Follow the Swedes to Market-Based Taxi Deregulation

One of the most common objections I run into with respect to taxi deregulation is the concern that taxi drivers might have the audacity to charge different prices for different trips and customers. I think ultimately this fear is born from a lack of experience with riding in a taxi, but many people, including “experts,” believe that the taxi market is so dysfunctional that drivers and customers couldn’t voluntarily settle on a price based on willingness to pay. Thus, the government has to set a “fair” price. (Ironically, most taxi users think that taxi laws are protecting their interests when, in fact, they protect the interests of the established taxi companies as I discuss in a January/February 2012 article in the Freeman.)

Moreover, a number of cities in the US, usually smaller ones, don’t regulate taxi fares at all. Most big cities do, however, and that’s where most people draw on their experience.

I didn’t realize until recently that one of the best examples of taxi deregulation didn’t exist in the US at all. Rather, taxi deregulation is working quite well in the cradle of the modern weflare state: Sweden. Deregulation began in earnest in 1990, and the Swedes deregulated fares as well as entry into the market and created dynamic and competitive market that serves consumers quite well as a result. A full analysis can be found in a 2007 report from the Organization for Economic Cooperation and Development (OECD) beginning on page 174. One important rule that still exists? Taxis have to publish their fares so that users can see them before they step into the cab. As the report notes:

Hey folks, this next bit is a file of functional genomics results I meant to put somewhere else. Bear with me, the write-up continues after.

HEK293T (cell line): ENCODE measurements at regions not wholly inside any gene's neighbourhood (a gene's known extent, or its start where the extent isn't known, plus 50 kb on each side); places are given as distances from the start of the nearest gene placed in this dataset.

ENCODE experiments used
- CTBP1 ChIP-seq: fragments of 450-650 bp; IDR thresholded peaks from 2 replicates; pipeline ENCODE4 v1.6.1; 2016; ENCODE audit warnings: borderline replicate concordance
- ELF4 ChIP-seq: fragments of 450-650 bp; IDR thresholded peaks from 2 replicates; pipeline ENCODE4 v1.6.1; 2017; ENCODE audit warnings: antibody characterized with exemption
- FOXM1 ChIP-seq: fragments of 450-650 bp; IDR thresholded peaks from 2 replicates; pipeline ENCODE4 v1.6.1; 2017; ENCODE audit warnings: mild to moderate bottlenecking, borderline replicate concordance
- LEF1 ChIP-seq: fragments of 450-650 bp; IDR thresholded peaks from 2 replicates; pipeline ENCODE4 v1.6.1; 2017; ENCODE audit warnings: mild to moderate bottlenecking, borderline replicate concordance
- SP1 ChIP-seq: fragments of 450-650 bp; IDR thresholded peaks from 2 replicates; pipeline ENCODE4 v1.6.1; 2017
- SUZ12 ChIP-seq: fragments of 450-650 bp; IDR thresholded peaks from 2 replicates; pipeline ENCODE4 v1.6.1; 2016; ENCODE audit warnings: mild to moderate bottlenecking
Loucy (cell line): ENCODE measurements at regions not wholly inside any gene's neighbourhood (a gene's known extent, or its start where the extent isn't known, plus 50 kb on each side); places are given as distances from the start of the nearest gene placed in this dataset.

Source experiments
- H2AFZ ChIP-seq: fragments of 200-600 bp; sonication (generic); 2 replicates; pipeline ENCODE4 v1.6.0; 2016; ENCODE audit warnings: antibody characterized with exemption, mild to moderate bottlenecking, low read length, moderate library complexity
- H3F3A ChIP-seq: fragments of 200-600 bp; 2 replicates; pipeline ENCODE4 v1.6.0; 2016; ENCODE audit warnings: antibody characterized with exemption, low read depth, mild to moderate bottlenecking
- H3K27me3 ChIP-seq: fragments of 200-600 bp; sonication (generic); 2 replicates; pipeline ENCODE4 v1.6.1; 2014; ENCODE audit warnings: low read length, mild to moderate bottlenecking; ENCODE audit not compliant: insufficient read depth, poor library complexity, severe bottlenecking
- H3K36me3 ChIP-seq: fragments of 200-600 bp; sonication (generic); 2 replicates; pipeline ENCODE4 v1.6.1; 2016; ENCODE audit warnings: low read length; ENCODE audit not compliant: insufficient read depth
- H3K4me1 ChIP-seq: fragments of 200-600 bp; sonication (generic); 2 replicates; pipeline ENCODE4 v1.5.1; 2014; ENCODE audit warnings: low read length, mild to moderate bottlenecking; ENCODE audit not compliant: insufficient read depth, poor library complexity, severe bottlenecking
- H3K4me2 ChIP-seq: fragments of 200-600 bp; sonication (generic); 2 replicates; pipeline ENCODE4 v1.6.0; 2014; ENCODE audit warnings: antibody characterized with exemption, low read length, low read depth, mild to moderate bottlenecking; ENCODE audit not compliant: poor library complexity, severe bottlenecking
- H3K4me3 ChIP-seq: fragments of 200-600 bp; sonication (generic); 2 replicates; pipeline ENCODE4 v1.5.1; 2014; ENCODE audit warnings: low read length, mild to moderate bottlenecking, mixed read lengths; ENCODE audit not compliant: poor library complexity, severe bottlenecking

“Since the deregulation taxi companies are free to set their fares but are required to inform customers about the fare prior to trips. There are guidelines and agreements on how prices should be presented to customers both inside and outside the taxicab. Taxicabs must also be equipped with receipt writing meters.”

The system has been working well ever since (although new regulations were added in 1995 to beef up driver requirements such as background checks for violent crimes). Perhaps it’s time US cities followed the Swedes toward this market reform.

Samuel R. Staley, Ph.D. is a senior research fellow at Reason Foundation and managing director of the DeVoe L. Moore Center at Florida State University in Tallahassee where he teaches graduate and undergraduate courses in urban planning, regulation, and urban economics. Prior to joining Florida State, Staley was director of urban growth and land-use policy for Reason Foundation where he helped establish its urban policy program in 1997.